I'm Christina Bellantoni. This is Essential Politics.
Wednesday was a relatively quiet day on the campaign trail, with all of the consequential stuff happening behind the scenes.
We have more on the big Trump staff shakeup below, but in another story of interest, Don Lee introduces readers to Peter Navarro, a 67-year-old UC Irvine professor who ran unsuccessfully four times for public office as a Democrat, and is now one of the leading voices on Donald Trump's economic advisory team. Except here's the unusual thing: He's never met with or spoken to Trump on the phone.
As for today, Trump will be in Charlotte, N.C., and Hillary Clinton will be in New York City.
HOW TRUMP LEARNED TO LOVE THE BOMB
Evan Halper finds that not since Ronald Reagan's re-election at the tail end of the Cold War have nuclear weapons played so big in a presidential race. Historians have to reach back even further, to decades before Reagan, to find a nominee who has talked about nuclear war as loosely as Trump does.
The GOP nominee has plunged into an issue presidential candidates gently sidestepped for years. U.S. policy for when and how nuclear arms should be deployed has been one of the rare points of bipartisan foreign policy agreement.
Among his positions:
Trump has suggested America use nuclear weapons to bomb Islamic State. He has proposed that Japan and maybe even Saudi Arabia build their own arsenals. And he may have weakened the deterrent effect of nuclear missiles in Europe by suggesting a Trump administration would not come to the aid of NATO members who owe the alliance money.
If you haven't been watching the tracking poll lately, Clinton's edge over Trump has narrowed a bit.
FROM BREITBART TO THE CAMPAIGN
"I've known both of them for a long time. They're terrific people, they're winners, they're champs, and we need to win it," Trump told the Associated Press after announcing a staff shakeup at the highest levels of his campaign.
Who are they? Seema Mehta takes a look at Steve Bannon and Kellyanne Conway, Team Trump's new leaders. One has never been involved in a political campaign before and the other previously worked for Trump's last-standing rival in the GOP primary.
And don't miss Matt Pearce's look at the evolution of Breitbart, the news outlet, and how it became pro-Trump under Bannon's leadership.
PRESCRIPTION DRUG TRANSPARENCY FIGHT WILL BE ON BALLOT
The battle over a bill to increase transparency of prescription drug prices — one of the most anticipated end-of-session showdowns, came to an abrupt halt in Sacramento Wednesday, when the bill's author, Sen. Ed Hernández (D-West Covina) pulled the legislation. Hernández was displeased with recent amendments to the measure, which proponents said fatally weakened it.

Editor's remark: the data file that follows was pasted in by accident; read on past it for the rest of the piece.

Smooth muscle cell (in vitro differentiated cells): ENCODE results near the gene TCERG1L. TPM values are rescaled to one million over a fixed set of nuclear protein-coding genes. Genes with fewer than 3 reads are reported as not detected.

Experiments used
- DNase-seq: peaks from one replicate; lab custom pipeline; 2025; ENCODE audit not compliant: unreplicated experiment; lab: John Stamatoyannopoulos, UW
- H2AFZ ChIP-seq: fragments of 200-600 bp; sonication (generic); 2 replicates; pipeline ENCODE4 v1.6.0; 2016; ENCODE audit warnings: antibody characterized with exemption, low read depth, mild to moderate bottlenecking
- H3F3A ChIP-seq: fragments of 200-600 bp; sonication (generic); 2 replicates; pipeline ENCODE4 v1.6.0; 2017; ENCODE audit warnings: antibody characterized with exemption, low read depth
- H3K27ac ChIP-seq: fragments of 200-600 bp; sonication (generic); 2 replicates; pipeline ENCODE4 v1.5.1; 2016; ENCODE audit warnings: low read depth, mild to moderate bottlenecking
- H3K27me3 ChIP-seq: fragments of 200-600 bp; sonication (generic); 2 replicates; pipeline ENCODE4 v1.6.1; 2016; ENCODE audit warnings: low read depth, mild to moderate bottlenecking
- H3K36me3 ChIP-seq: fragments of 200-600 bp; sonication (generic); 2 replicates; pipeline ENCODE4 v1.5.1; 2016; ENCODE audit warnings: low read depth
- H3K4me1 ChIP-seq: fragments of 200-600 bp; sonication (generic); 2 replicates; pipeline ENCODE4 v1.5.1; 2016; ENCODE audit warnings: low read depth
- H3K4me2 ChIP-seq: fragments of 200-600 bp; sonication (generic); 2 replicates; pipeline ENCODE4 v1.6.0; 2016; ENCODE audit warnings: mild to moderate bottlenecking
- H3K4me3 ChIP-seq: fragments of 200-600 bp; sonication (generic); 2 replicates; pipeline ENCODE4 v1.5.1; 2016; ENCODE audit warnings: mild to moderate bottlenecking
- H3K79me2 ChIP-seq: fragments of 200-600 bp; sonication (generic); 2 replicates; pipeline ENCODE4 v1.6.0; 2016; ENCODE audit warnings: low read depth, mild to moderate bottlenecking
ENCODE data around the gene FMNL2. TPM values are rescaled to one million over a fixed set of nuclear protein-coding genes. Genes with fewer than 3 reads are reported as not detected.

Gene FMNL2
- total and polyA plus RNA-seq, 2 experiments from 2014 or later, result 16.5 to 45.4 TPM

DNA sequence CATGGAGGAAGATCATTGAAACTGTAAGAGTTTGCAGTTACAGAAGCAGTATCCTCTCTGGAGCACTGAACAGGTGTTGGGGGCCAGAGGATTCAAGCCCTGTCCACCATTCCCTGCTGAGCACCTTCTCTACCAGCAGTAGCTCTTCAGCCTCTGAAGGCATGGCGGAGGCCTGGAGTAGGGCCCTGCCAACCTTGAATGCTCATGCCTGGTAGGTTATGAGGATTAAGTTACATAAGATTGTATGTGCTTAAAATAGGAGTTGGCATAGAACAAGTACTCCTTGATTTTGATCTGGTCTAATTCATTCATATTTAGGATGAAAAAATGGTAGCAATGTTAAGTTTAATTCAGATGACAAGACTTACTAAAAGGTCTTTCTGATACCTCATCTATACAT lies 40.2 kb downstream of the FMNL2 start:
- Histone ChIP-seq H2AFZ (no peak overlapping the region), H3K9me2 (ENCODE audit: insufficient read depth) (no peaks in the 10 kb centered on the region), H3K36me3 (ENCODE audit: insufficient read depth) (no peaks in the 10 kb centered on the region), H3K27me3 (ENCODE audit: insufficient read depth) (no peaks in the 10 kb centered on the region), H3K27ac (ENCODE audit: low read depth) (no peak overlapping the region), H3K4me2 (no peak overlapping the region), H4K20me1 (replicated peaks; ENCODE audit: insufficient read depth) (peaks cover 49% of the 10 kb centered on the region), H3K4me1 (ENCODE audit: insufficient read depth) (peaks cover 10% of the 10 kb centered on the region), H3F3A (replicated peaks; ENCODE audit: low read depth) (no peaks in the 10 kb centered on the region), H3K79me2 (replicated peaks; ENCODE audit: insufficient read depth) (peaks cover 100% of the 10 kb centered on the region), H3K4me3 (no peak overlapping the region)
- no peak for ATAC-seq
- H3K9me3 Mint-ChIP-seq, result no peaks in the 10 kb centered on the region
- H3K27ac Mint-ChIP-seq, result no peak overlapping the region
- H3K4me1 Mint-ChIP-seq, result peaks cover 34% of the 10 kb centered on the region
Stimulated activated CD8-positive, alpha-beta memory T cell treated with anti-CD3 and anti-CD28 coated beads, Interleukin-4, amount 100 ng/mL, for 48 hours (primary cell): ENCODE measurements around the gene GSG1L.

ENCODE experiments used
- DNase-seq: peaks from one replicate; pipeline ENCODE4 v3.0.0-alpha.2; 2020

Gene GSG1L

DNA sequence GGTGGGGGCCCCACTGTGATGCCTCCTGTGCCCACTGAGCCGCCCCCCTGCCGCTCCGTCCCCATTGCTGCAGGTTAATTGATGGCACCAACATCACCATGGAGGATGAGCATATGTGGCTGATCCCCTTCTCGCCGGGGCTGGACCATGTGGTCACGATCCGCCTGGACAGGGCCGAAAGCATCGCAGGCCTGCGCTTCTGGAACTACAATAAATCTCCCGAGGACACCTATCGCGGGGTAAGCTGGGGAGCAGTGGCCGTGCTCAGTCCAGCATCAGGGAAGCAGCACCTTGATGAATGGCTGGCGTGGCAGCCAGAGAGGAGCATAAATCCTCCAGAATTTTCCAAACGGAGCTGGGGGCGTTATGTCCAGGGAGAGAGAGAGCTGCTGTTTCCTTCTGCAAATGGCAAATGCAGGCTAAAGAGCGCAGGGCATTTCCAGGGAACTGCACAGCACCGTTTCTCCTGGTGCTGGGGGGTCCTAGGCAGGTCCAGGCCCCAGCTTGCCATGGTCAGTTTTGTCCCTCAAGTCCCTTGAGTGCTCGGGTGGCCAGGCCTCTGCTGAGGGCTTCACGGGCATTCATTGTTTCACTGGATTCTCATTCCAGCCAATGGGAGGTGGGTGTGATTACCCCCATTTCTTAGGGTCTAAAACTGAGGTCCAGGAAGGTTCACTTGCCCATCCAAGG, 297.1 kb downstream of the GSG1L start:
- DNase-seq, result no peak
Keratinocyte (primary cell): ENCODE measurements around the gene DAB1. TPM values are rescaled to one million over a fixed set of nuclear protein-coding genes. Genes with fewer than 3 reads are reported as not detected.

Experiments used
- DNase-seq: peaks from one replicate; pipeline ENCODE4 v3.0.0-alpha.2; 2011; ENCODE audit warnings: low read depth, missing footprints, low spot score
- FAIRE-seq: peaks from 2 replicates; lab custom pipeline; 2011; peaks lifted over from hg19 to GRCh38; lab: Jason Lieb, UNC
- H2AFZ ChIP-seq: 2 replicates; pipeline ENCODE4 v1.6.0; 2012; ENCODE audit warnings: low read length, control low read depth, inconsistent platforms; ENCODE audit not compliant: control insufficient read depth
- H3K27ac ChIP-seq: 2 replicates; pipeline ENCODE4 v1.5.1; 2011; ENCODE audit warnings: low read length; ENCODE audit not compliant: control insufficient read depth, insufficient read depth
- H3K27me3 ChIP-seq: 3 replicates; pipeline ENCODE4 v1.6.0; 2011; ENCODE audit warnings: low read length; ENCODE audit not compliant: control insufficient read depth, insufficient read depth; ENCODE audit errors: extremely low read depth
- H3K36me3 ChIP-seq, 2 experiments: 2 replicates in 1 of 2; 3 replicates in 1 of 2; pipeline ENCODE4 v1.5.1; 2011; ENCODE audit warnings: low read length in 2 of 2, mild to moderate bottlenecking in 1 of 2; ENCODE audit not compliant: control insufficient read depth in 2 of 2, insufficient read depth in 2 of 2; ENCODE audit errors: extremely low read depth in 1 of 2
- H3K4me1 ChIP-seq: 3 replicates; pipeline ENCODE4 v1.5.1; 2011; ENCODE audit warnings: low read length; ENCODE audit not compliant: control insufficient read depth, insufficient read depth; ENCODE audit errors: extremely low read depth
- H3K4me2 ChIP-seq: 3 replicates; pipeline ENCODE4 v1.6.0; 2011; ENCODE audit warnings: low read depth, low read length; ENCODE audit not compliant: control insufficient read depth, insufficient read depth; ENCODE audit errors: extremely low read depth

Melanie Mason and Sophia Bollag report that the focus now turns to a drug pricing initiative facing voters in the fall and pharmaceutical companies have built a significant war chest to defeat the measure.
CAP AND TRADE COMPROMISE?
Senate Democrats are hoping to shake loose the two-year impasse over allocating money from the state's cap-and-trade auctions. Senate leader Kevin de León (D-Los Angeles) released a $1.2-billion spending proposal on Wednesday that includes $150 million for a program offering subsidies to low-income people buying low- and zero-emission vehicles.
Assembly Speaker Anthony Rendon (D-Paramount) responded with a note of caution, saying there will be a spending plan passed by the end of the month, but lawmakers should wait to see the results of the most recent cap-and-trade auction before making decisions.
In a related issue, does Gov. Jerry Brown want to save the Earth or his bullet train project? With little time left in the legislative session, he'll have to prioritize one one or the other, George Skelton writes in his Thursday column.
For the latest on these negotiations and the scramble toward the end of session, keep an eye on our Essential Politics news feed.
We're closely tracking the blazes that are ravaging both Southern and Northern California. Follow our coverage here.
— Two Democrats in the Legislature unveiled a new plan to fund the state's crumbling roads and other transportation programs, highlighted by a 17-cents-per-gallon gas tax hike. And Assemblyman Jim Frazier (D-Oakley) said he'd be willing to go to a November lame duck session to pass it.
— A long-delayed bill that would legalize Internet poker in California is being amended to address concerns by a group of Native American casino operators who had opposed the measure, setting the stage for a possible vote in the state Assembly on Monday.
— Rep. Ami Bera's father will be sentenced Thursday. Defense attorneys for the 83-year-old who pleaded guilty to campaign finance violations said he should get probation, not prison.
— Here are the details of the open carry gun rights lawsuit we told you about last week.
— Clinton hung out privately with Paul McCartney before his concert in Cleveland Wednesday.
— Trump said Democrats take the black vote for granted.
— I'll be a panelist Friday morning at USC Dornsife's "Blazing the Trail – Lessons from Women Leaders" event. Registration begins at 8:30 a.m. The free event honors Tracy Hernandez of the Los Angeles County Business Federation, Lindsey Horvath of the West Hollywood City Council and retired Los Angeles County Supervisor Yvonne Burke. The other panelists are Kathryn Barger, chief deputy supervisor in the office of Supervisor Michael Antonovich; Ana Guerrero, chief of staff to Mayor Eric Garcetti; Los Angeles County CEO Sachi Hamai; Close the Gap founder Mary Hughes; former West Hollywood council member Abbe Land; Councilwoman Nury Martinez; Michele Siqueiros of the Campaign for College Opportunity; and Vice President of SoCalGas Sharon Tomkins.
— What do you think of Clinton? We want to hear from you.
— Who will win the November election? Give our Electoral College map a spin.